These compounds can irritate and deter ants, making them less likely to cross areas treated with peppermint oil. Dilute peppermint oil with water, shake well, and spray your garden.

12. Create Physical Barriers

Protect your garden from ants by installing physical barriers around it. Physical barriers provide a more sustainable, long-term solution for managing ants. Below are different ways to protect your garden from ants physically:

a) Copper Tape

Wrap copper tape around the base of plant pots or garden beds. Ensure the tape is tightly secured and forms a continuous loop. Ants are sensitive to electrical currents, so copper tape will create a barrier that deters them from crossing.

b) Sticky Barriers

Apply sticky substances around the base of plant stems or on surfaces where ants are likely to travel. Effective materials include petroleum jelly, sticky tape, and commercial sticky. This method will likely need reapplication, especially after rain or irrigation.

c) Physical Obstacles

Surround your garden beds or plants with obstacles like gravel, sand, or crushed eggshells. These materials will make it more challenging for ants to access plants or enter protected areas.

d) Ant-repelling Plants Border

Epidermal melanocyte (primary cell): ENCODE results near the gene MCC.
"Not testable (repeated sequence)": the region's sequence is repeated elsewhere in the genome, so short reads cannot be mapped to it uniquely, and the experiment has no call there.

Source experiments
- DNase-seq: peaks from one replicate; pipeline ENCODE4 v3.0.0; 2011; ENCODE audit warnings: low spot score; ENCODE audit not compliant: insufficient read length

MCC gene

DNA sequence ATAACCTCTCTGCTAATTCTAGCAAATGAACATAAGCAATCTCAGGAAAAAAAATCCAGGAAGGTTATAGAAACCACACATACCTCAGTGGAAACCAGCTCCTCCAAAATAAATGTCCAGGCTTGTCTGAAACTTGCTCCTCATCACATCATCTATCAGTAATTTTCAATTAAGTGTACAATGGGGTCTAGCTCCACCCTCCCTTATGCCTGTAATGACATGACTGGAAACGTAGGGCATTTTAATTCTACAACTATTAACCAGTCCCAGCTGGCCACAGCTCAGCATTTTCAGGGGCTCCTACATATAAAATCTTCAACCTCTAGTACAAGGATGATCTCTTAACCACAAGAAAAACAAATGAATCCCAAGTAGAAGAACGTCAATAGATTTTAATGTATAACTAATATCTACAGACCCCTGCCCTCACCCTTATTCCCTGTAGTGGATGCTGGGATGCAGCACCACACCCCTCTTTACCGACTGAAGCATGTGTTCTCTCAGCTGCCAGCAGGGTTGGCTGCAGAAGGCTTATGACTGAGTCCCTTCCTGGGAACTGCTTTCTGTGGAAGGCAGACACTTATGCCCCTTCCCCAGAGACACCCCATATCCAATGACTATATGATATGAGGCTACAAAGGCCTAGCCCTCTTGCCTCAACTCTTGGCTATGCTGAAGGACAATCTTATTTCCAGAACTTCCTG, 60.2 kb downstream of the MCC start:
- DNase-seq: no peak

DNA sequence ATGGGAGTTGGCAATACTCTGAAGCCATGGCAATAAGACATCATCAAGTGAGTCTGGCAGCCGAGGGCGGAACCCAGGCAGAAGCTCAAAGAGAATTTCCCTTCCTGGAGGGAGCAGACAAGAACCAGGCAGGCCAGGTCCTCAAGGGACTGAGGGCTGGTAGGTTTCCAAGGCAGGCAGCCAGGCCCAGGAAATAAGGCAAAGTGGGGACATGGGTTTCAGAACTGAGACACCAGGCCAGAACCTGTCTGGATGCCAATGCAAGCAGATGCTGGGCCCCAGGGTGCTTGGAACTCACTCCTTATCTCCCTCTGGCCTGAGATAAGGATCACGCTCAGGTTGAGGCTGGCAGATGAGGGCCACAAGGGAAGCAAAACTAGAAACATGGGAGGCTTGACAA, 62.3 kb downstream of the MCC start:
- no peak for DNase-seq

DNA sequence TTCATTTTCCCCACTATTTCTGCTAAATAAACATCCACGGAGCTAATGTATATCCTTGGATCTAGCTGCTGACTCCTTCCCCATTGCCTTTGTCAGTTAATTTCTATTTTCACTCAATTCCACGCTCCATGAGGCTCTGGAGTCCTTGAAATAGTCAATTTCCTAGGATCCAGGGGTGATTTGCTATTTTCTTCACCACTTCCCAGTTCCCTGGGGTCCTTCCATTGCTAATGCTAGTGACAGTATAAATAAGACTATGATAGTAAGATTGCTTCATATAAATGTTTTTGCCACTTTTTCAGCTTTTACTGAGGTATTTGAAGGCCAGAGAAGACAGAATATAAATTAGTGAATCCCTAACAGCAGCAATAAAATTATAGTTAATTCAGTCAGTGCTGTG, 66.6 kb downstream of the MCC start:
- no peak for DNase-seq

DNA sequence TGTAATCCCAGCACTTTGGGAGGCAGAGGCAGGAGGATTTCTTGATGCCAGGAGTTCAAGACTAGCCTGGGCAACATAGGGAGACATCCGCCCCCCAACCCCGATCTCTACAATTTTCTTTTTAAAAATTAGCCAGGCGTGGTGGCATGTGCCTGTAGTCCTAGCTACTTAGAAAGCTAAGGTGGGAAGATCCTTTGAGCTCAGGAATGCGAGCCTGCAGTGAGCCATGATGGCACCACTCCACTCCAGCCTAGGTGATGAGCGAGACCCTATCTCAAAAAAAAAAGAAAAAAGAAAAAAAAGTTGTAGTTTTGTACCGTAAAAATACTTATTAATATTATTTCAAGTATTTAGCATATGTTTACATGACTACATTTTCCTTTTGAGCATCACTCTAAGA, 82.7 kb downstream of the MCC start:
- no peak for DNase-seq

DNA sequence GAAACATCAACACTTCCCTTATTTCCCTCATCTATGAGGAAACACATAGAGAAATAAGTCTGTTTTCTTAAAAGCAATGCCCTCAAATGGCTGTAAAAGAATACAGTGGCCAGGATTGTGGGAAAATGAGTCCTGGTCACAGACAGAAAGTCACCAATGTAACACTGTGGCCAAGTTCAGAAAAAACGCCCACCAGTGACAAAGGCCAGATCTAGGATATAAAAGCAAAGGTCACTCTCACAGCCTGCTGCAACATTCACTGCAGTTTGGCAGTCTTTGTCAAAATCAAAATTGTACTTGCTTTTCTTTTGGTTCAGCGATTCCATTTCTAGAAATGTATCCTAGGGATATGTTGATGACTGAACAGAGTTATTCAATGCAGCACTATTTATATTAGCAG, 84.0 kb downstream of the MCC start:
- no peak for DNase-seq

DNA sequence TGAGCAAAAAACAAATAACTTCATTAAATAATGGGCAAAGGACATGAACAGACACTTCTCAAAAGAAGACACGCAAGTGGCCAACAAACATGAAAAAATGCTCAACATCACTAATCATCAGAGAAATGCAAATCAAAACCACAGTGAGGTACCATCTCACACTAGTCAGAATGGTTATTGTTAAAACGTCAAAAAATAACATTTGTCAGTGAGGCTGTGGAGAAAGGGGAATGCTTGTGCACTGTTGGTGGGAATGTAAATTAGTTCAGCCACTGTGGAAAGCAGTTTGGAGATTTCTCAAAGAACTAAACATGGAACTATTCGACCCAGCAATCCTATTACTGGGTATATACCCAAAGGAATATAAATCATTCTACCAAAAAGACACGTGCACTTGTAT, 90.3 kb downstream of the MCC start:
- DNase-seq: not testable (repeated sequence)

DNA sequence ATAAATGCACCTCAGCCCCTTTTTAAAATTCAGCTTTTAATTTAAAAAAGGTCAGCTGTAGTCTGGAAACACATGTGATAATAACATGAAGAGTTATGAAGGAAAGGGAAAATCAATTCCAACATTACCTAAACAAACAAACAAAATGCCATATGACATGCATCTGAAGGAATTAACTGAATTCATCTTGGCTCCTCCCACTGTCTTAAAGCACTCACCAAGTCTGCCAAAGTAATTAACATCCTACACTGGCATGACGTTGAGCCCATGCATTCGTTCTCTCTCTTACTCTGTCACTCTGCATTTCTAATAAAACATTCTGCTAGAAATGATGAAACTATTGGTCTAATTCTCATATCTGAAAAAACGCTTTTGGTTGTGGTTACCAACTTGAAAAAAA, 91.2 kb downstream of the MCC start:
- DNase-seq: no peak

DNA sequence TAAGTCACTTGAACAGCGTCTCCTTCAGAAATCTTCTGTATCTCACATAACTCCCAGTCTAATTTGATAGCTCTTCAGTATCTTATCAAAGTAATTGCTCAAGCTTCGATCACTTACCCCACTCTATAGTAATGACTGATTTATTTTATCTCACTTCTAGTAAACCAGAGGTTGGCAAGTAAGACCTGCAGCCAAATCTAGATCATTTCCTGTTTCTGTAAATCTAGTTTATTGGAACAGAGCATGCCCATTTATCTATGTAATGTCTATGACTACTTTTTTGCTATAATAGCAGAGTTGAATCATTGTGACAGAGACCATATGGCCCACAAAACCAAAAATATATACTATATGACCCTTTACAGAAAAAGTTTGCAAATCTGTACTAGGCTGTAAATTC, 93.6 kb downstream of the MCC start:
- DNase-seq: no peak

Plant ant-repellent herbs or flowers around your garden’s perimeter to create a natural barrier that deters ants. This border will help protect your plants from being destroyed by ants. Excellent plant choices for this barrier include mint, lavender, rosemary, marigolds, tansy, catnip, and lemon balm.

13. Remove Food Sources

Making sure your garden doesn’t offer much to ants in terms of food is a fundamental step in deterring these insects from your garden without harming your plants. Therefore, promptly remove fallen fruits and vegetables, tightly seal trash cans and compost bins, use bird feeders with trays or catchment areas to minimize spills, and regularly clean up any spilled seed.

Moreover, store your gardening supplies, such as fertilizers and pesticides, in ant-proof containers. Also, if you feed pets outdoors, promptly clean up spilled food and store pet food indoors when not in use.

14. Encourage Natural Predators

Ant predators can help you keep the ant population in your garden in check. Animals like ladybugs, lacewings, ground beetles, birds, frogs, toads, and praying mantis will feed on the ants in your garden.

Plant nectar-rich flowers such as dill, fennel, and cilantro, create suitable habitats, and avoid chemical pesticides and herbicides to attract these predators.

15 Maintain A Clean Garden

A clean, tidy garden is less desirable to ants. So, regularly prune bushes and trim overhanging branches to reduce ant access points. Also, keep your mulch beds well-aerated and free of excess moisture.


Give the above solutions a try to eliminate ants in your garden without destroying your plants. If you want to kill them, choose boiling water, diatomaceous earth, borax, baking soda, cream of wheat, and dish soap. On the other hand, to deter them, use cayenne pepper, peppermint oil, lemon juice, cinnamon, and coffee grounds. Some methods require incorporating multiple approaches.